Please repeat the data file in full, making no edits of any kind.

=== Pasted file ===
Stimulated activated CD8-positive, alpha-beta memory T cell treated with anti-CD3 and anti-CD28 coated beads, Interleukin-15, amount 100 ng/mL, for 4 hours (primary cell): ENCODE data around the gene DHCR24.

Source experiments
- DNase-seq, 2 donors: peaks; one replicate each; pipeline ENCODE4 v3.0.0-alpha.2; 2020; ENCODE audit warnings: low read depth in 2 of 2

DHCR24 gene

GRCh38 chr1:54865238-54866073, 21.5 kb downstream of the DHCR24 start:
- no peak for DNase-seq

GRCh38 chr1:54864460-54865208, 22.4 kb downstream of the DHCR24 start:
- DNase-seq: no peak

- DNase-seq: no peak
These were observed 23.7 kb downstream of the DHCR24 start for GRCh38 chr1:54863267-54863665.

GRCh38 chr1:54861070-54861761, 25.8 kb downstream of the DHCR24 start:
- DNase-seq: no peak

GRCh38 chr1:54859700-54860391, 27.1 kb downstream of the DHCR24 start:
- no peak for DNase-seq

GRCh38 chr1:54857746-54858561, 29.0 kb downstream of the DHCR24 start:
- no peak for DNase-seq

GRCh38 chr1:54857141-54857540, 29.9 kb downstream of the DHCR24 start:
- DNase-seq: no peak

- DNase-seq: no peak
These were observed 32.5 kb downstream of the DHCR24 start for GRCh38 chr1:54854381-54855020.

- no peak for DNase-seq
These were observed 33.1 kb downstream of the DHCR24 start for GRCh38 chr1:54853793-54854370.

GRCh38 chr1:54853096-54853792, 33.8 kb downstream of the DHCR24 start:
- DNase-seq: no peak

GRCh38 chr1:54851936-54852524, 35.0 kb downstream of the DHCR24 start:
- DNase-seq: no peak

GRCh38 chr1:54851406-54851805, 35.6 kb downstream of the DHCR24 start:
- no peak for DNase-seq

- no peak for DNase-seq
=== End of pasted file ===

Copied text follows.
Stimulated activated CD8-positive, alpha-beta memory T cell treated with anti-CD3 and anti-CD28 coated beads, Interleukin-15, amount 100 ng/mL, for 4 hours (primary cell): ENCODE data around the gene DHCR24.

Source experiments
- DNase-seq, 2 donors: peaks; one replicate each; pipeline ENCODE4 v3.0.0-alpha.2; 2020; ENCODE audit warnings: low read depth in 2 of 2

DHCR24 gene

GRCh38 chr1:54865238-54866073, 21.5 kb downstream of the DHCR24 start:
- no peak for DNase-seq

GRCh38 chr1:54864460-54865208, 22.4 kb downstream of the DHCR24 start:
- DNase-seq: no peak

- DNase-seq: no peak
These were observed 23.7 kb downstream of the DHCR24 start for GRCh38 chr1:54863267-54863665.

GRCh38 chr1:54861070-54861761, 25.8 kb downstream of the DHCR24 start:
- DNase-seq: no peak

GRCh38 chr1:54859700-54860391, 27.1 kb downstream of the DHCR24 start:
- no peak for DNase-seq

GRCh38 chr1:54857746-54858561, 29.0 kb downstream of the DHCR24 start:
- no peak for DNase-seq

GRCh38 chr1:54857141-54857540, 29.9 kb downstream of the DHCR24 start:
- DNase-seq: no peak

- DNase-seq: no peak
These were observed 32.5 kb downstream of the DHCR24 start for GRCh38 chr1:54854381-54855020.

- no peak for DNase-seq
These were observed 33.1 kb downstream of the DHCR24 start for GRCh38 chr1:54853793-54854370.

GRCh38 chr1:54853096-54853792, 33.8 kb downstream of the DHCR24 start:
- DNase-seq: no peak

GRCh38 chr1:54851936-54852524, 35.0 kb downstream of the DHCR24 start:
- DNase-seq: no peak

GRCh38 chr1:54851406-54851805, 35.6 kb downstream of the DHCR24 start:
- no peak for DNase-seq

- no peak for DNase-seq